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Nomads V Sidcup IV

Nomads V Sidcup IV

By Chriss Snape
23 October 2018
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Sidcup too strong for the Nomads

"Is it half time yet?"
Owen Humpries after the warm up!

Nomads had an interesting weekend being joined by three new players from the U18’s who were an excellent addition to the side Hai, James and Sean well done lads. We all assembled at the Sidcup on time, even Big Dave as he got the meet time wrong! We had a good warm much to Owens and Doug Edawrds the Fridge’s disgust, asking if it was half time yet!!!.The ref was eventually seen hiding in the trees! We had usual pleasantries and were ready to start. However, the ref had forgot a coin so went off to get one. Good we can start, oops no we can’t need a match ball!! Off he went again. Now we can start hurrah the game was played in a very good spirit with some excellent rugby. Hai, James and Sean had a superb senior debut game a name to watch out for in the future I have no doubt. Max Bin Lardens diplomatic attaché got his wish to play at fly half, finding it’s not as easy as it looks, but made a good job of it. Unfortunately, Charlie the machete got an early injury from a try saving tackle, which moved Max to 9. We were overpowered by Sidcup’s power and fitness and although overall, we put in a good performance, continued battering resulted in us missing vital tackles. A very strong Sidcup side were too much for the Nomads on this occasion.!!!!
An old man, a battered prop with round shoulders, stooped, knuckles
dragging on the ground, a devoted servant of game and club, a man
determined to move with the times and not be a stick-in-the-mud, wrote
to his club and shocked them all by resigning from active participation.

His letter contained the following:
* When we changed from 3-2-3 to 3-4-1, I adapted.
* When you stopped having to play the ball with the foot after a tackle, I adapted.
* When you were allowed to fumble and it was not a knock-on, I adapted.
* I also adapted from time to time with the tinkering with points for drops and tries.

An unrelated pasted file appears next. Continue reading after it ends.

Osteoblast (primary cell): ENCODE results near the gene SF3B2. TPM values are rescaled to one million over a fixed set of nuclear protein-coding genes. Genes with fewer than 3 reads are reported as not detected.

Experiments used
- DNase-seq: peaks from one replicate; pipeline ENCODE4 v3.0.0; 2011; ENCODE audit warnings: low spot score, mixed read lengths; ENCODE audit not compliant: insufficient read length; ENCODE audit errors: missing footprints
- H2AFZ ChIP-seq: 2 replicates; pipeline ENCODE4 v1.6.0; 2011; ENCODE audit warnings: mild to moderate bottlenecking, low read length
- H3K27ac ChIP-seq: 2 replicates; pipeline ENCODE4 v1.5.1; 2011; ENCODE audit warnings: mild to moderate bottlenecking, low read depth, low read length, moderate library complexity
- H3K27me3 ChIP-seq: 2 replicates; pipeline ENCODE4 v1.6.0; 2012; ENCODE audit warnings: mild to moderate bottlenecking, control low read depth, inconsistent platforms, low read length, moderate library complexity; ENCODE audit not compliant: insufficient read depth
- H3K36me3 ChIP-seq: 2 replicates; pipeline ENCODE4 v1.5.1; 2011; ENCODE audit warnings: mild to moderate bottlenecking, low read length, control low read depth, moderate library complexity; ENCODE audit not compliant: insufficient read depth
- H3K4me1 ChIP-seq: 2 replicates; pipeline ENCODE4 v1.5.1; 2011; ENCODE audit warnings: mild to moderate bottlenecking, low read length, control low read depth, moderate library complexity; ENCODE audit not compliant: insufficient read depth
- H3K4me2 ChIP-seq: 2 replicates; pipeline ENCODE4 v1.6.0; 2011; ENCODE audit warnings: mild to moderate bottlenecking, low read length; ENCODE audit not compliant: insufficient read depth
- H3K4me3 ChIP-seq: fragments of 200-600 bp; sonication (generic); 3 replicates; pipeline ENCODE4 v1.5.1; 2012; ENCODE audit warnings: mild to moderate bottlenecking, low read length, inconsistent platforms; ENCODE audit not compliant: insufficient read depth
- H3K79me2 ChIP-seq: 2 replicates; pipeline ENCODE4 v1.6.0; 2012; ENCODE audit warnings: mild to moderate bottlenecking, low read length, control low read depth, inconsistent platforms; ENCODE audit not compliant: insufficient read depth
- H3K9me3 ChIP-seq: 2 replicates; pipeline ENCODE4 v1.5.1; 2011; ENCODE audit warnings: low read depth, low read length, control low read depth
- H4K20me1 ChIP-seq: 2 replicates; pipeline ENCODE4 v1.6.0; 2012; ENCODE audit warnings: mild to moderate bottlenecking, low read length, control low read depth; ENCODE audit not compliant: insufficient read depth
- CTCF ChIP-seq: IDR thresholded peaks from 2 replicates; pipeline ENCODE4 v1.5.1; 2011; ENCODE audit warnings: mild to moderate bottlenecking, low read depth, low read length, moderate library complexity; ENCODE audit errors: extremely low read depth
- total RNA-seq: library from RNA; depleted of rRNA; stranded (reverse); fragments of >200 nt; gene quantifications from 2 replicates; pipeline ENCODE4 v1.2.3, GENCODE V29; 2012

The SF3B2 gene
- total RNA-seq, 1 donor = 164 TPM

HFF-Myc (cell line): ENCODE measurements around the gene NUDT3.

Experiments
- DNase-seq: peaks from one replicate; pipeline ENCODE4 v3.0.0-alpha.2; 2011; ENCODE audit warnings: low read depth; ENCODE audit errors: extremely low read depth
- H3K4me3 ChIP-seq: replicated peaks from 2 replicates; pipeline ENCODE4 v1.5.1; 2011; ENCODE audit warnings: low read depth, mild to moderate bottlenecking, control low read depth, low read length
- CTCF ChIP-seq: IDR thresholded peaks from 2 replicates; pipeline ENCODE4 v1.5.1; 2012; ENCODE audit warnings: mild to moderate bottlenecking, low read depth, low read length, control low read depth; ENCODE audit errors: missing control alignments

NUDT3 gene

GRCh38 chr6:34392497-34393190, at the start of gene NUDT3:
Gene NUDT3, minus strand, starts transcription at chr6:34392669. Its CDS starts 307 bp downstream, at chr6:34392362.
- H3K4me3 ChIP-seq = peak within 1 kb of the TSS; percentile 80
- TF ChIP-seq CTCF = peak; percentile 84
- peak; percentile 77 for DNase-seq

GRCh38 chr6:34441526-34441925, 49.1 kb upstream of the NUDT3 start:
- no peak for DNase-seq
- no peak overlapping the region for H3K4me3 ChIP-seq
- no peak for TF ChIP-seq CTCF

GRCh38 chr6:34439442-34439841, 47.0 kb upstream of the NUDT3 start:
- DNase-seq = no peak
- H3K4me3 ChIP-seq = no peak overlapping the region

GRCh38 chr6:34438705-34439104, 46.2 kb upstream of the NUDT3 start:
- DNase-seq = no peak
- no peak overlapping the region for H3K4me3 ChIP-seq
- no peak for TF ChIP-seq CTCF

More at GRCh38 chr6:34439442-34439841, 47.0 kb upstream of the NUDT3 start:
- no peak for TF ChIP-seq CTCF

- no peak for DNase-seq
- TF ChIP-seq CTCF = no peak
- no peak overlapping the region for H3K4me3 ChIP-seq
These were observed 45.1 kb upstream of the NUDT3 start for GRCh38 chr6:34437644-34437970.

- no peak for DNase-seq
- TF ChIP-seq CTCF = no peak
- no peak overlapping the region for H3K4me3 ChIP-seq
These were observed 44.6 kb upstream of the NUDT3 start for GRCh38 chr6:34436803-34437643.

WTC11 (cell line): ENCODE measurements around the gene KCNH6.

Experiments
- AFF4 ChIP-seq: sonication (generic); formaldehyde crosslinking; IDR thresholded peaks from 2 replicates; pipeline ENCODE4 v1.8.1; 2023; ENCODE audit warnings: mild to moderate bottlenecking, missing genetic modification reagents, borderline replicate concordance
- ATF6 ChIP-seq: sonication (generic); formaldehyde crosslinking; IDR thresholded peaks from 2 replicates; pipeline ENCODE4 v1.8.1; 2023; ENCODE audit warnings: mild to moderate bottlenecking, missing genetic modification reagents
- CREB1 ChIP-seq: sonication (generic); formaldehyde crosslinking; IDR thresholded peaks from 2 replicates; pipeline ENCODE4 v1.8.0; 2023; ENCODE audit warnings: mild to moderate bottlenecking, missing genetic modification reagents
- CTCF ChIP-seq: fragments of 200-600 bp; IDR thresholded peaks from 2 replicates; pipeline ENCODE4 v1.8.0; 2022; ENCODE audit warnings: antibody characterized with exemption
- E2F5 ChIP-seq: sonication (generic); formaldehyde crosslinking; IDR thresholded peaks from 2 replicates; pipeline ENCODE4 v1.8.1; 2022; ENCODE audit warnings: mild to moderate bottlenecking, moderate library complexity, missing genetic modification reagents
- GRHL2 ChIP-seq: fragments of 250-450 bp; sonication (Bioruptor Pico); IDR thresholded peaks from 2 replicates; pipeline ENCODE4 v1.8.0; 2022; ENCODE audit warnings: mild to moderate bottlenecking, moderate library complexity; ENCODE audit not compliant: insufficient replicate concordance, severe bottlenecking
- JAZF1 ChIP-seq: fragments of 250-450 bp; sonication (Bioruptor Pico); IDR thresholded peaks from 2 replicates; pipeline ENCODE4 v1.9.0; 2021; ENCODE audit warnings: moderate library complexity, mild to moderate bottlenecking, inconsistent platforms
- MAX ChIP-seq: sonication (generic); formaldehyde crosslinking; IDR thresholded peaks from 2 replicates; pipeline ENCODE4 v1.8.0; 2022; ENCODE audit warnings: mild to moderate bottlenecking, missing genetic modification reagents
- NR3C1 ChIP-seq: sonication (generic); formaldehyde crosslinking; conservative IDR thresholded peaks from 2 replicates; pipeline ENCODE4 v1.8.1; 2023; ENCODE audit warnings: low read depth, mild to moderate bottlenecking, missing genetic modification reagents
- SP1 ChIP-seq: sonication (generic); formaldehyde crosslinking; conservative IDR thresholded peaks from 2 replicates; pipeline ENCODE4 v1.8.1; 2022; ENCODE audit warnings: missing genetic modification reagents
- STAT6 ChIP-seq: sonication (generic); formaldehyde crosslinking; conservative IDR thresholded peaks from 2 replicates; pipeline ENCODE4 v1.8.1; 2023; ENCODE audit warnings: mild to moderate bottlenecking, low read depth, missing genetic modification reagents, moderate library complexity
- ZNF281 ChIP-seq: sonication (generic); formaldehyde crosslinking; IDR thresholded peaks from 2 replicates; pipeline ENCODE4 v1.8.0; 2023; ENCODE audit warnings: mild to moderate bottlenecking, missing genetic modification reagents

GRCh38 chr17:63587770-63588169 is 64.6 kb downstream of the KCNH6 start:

* When hookers started throwing in at line-outs, I adapted.
* When loose scrums became rucks, I learnt the new vocabulary.
* When the swing pass went out of fashion, I adapted.
* When the coach was a man and not just a means of transport, I coped.
* When props got penalised for working their man over and dribbling ceased,
I knew that the game had lost a lot of its appeal.
* I even adapted when advertising boards were put around grounds. Later I
sighed and pondered but yielded when they stuck advertisements on the
jersey I loved so much.
* When brown leather balls with laces gave way to feeling less plastic of
leprous white, I still picked them up and put them in the bag.
* When hookers stopped hooking, when the ball could be put in at any sort
of angle and foot-up joined the horse-drawn trams in the past, I
gritted my teeth and stayed in the game.
* When the torpedo kick disappeared for a funny Australian way of kicking, I adapted.
* When they let women into the bar, I found an agreeable corner to reminisce with my friends.
* When women started playing, I adapted by pretending they did not exist
in the hope that they would go away.
* When they brought on dancing girls and fireworks and played canned music,
I did not watch but concentrated, and hoped the players did the same.
* When players hugged each other like soccer players after scoring tries
and embraced, instead of three cheers at the end of matches, I turned
away in sorrow but kept my peace.
* When they let league players back to play our game, I ignored them and
never learnt their names.
When they gave me money for doing my jobs at the club, I said thank you
and put the money in the poor box.
* When players stopped paying subs, I doubled mine.
* When they called players by numbers as if they were cattle and not men,
I stayed with names and kept going.
* When they came with all sorts of big words like phases, rush defence,
fetchers, back three and tight five, I tried to learn but in my days
after matches we had a tight fifteen, not just a tight five - and we
sang all sorts of songs to prove it.
* When they allowed lifting in the line-outs, I shut my eyes and prayed
but shut up about it.
* When the man next to me booed the visiting kicker to put him off, I did
not hit him.
* When instead of beating a man, you bashed into him, I grimaced but carried on watching.
* When referees started coaching and giving instructions, I shut up in bewildered sorrow.
* When touch judges started sticking out their flags and telling the referee what to do, I was grateful for my bareknuckle days but accepted the change.
* When beer and steak were replaced by energy drinks and pasta, I was uncomprehending but adapted.
* But when I collected the valuables in the changing room before the match
and most of the valuables were ear-rings, I decided it was time to write you this letter.


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